Giving in to the urge…to bake!

So after a couple of weeks of being desperate to bake but not having any time, I have finally had time to bake! One of the ‘flours’ I got for my birthday (see a previous post) was a medium oatmeal so as soon as I got it, I went online in search of an oatmeal biscuit recipe but couldn’t seem to find any that used ‘oatmeal’ rather than ‘oats’ so eventually, I decided to just use an oat recipe and see how it turned out. I decided on this recipe using chocolate chips and I substituted the oats for the same weight in oatmeal. The result was delicious! The oatmeal was clearly a good quality present because it was incredibly flavoursome and the combination of the oatmeal and the gooey chocolate chips was a really interesting texture. Whenever I make cookies though, they seem to flatten out and so the edges go very crispy and look unlike the nice, fat, round ones from the recipe. I don’t know whether I need more substance in the cookie so that it keeps its shape in the oven or what – this would make sense because using the oatmeal rather than oats made the dough very wet and hard to handle. I will definitely be trying this recipe again to perfect it as it was delicious. Thank you Sweet & Simple Bakes! 

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Paris, patisseries and passionfruit!

As promised, I will now be reviewing the patisseries that I visited in Paris! I went to France armed with a list of six patisseries that I had researched and was eager to sample. I only managed to visit four because they were inconveniently located in completely different parts of the city (I know…how dare they!)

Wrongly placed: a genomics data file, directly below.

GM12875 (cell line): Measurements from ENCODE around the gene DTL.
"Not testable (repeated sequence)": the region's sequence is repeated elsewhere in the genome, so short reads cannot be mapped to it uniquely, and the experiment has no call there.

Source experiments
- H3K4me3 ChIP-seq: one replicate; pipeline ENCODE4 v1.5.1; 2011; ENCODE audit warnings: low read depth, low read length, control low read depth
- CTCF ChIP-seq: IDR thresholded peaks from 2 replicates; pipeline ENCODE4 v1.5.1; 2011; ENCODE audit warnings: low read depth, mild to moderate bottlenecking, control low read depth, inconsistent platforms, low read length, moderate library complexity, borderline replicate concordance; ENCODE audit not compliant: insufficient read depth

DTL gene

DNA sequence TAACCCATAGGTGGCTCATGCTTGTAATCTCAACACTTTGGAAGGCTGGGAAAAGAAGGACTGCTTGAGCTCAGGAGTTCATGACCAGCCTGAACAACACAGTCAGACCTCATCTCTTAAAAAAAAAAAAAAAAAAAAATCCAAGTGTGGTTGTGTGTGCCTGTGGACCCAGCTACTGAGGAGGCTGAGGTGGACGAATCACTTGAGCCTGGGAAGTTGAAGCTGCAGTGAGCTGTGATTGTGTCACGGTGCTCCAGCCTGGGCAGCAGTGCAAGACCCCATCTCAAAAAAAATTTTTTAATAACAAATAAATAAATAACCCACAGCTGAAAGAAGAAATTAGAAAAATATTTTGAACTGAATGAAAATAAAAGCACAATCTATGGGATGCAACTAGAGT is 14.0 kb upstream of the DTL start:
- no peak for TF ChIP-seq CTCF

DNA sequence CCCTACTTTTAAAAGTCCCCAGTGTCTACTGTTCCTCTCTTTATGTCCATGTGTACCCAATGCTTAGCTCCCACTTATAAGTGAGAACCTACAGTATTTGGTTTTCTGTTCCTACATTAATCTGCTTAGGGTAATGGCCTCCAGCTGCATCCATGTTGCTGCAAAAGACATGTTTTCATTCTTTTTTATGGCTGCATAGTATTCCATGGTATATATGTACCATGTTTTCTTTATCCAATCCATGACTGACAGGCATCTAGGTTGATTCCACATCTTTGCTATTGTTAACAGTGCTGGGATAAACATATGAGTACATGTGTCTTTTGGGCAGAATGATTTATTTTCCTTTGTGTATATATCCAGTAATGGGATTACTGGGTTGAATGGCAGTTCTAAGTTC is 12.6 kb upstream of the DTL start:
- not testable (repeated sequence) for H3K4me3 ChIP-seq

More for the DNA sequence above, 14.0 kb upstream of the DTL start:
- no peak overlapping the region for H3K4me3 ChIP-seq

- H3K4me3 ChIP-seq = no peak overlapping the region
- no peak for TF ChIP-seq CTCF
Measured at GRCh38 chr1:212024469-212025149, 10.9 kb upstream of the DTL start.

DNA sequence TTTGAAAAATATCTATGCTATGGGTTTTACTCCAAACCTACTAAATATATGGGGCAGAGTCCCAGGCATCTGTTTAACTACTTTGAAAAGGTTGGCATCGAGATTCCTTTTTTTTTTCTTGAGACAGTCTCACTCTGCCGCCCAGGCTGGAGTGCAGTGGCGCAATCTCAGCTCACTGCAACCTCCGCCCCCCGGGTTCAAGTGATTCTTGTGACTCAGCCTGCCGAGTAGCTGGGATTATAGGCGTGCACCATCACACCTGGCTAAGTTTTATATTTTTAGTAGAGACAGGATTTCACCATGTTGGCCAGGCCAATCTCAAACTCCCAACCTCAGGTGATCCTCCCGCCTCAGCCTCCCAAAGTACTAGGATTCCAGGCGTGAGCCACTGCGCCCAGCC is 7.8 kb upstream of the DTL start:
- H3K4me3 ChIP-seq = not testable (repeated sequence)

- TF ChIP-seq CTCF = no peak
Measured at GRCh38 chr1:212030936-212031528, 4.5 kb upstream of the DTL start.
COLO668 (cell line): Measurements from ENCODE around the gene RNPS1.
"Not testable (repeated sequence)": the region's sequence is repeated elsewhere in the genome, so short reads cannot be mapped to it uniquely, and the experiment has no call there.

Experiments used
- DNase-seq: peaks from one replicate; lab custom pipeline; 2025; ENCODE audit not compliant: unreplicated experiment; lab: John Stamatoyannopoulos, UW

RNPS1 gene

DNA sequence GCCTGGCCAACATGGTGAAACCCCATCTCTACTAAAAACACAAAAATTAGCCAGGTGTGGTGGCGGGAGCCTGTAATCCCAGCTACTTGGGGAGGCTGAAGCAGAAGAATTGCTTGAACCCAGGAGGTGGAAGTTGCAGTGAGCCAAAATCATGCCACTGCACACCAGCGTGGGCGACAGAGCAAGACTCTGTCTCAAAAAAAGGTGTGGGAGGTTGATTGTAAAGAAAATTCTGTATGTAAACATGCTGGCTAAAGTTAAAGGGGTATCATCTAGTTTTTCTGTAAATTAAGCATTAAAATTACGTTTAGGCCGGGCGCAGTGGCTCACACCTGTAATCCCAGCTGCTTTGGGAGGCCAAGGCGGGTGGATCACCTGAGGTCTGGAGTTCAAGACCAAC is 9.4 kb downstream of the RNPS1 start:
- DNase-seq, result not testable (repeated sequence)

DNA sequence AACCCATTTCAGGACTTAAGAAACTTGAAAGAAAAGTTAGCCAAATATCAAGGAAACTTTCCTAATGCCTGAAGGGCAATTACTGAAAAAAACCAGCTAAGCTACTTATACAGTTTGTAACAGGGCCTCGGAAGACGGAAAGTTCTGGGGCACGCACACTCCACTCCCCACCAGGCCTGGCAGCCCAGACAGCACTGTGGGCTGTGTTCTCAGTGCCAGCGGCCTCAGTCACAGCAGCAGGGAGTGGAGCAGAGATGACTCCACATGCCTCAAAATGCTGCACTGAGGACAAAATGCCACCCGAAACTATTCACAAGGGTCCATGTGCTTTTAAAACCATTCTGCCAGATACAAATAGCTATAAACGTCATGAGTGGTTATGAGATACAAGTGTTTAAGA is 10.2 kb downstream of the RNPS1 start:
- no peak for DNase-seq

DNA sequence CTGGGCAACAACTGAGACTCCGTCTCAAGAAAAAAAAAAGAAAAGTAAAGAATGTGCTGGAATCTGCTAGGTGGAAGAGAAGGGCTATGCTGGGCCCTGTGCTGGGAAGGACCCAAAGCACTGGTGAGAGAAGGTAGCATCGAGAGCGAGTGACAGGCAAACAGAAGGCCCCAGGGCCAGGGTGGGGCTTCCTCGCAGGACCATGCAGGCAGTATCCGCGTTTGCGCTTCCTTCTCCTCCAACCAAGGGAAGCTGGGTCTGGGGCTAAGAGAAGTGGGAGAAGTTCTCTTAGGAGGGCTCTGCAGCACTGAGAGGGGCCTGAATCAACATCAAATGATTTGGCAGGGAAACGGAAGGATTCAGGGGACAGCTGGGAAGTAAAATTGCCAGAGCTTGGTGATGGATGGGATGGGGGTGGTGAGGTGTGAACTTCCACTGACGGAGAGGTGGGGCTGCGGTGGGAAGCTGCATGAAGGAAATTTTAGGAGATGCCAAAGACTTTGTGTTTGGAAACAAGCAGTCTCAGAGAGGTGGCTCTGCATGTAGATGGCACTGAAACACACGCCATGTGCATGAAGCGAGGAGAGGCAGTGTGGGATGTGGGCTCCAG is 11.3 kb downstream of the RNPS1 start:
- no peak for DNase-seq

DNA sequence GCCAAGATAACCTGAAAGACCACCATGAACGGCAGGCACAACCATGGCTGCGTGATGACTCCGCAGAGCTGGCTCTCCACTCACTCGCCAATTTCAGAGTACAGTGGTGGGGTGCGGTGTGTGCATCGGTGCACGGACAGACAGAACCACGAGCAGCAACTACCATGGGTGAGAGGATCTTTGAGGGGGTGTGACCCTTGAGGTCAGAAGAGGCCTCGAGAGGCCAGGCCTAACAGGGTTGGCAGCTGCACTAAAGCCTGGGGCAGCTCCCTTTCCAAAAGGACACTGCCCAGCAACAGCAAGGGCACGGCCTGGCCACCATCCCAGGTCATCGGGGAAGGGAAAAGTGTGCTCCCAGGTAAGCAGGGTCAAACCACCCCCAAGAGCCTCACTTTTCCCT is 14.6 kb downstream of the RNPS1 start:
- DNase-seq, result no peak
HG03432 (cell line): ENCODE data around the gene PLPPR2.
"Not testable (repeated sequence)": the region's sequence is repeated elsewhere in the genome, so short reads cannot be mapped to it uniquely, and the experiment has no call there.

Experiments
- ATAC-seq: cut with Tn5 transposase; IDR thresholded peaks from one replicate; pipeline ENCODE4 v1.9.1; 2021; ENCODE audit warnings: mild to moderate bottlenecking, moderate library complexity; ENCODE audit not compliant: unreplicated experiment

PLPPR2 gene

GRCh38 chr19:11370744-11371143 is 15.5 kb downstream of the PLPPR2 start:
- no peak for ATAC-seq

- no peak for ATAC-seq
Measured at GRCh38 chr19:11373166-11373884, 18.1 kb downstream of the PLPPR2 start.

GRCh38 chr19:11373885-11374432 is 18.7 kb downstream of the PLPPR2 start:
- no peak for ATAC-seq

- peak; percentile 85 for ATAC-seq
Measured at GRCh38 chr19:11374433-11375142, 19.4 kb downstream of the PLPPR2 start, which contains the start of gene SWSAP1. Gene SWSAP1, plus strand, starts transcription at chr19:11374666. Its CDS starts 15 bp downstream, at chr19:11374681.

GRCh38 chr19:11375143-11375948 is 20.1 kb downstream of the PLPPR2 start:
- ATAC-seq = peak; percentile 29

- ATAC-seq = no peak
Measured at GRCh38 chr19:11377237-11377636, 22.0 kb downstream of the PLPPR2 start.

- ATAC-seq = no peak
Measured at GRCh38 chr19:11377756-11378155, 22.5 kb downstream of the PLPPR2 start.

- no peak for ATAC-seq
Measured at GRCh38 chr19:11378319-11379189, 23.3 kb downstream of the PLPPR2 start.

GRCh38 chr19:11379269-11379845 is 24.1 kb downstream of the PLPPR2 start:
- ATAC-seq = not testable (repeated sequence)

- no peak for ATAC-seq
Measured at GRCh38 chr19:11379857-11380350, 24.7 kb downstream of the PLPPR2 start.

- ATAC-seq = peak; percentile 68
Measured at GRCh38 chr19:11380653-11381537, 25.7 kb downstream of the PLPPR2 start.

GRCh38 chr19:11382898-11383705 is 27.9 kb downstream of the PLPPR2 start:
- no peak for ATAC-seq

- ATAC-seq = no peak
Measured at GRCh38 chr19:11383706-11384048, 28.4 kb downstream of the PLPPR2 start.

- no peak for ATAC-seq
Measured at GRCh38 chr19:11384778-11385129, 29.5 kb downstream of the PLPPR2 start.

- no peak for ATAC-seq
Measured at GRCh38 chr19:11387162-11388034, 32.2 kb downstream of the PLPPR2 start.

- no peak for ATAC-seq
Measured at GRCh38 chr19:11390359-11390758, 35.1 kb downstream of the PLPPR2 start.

So, first, I went in search for Jacques Genin’s patisserie at 133 rue de Turenne but when we eventually found this street, there was a closed brown door at number 133 paired with a confused look on my face. However, at 134 rue du Turenne, there was a patisserie! I have absolutely no idea whether this is Jacques Genin’s shop but either way it was a good find. The bakery was clearly very popular with the locals as we had to queue for ten minutes before we even got into the shop! The queue was similar to those found on the Champs-Elysées and frankly, I’d rather queue for the perfect baguette than a handbag. Perfect the baguette was too; as we got closer to the window, we discovered that the patisserie had won 2nd best and 9th best baguette in Paris (on separate years of course) so we eagerly anticipated this delicious treat. We ordered a ham baguette and a tarte au citron and they were incredibly delicious. As I mentioned in my previous blog, it’s astonishing the difference between English and French food and this baguette was another example of this; so simple and yet so perfect, I was instantly addicted. The tarte au citron was also very delicious, light buttery pastry and a sharp, yet sweet, filling that wasn’t too acidic.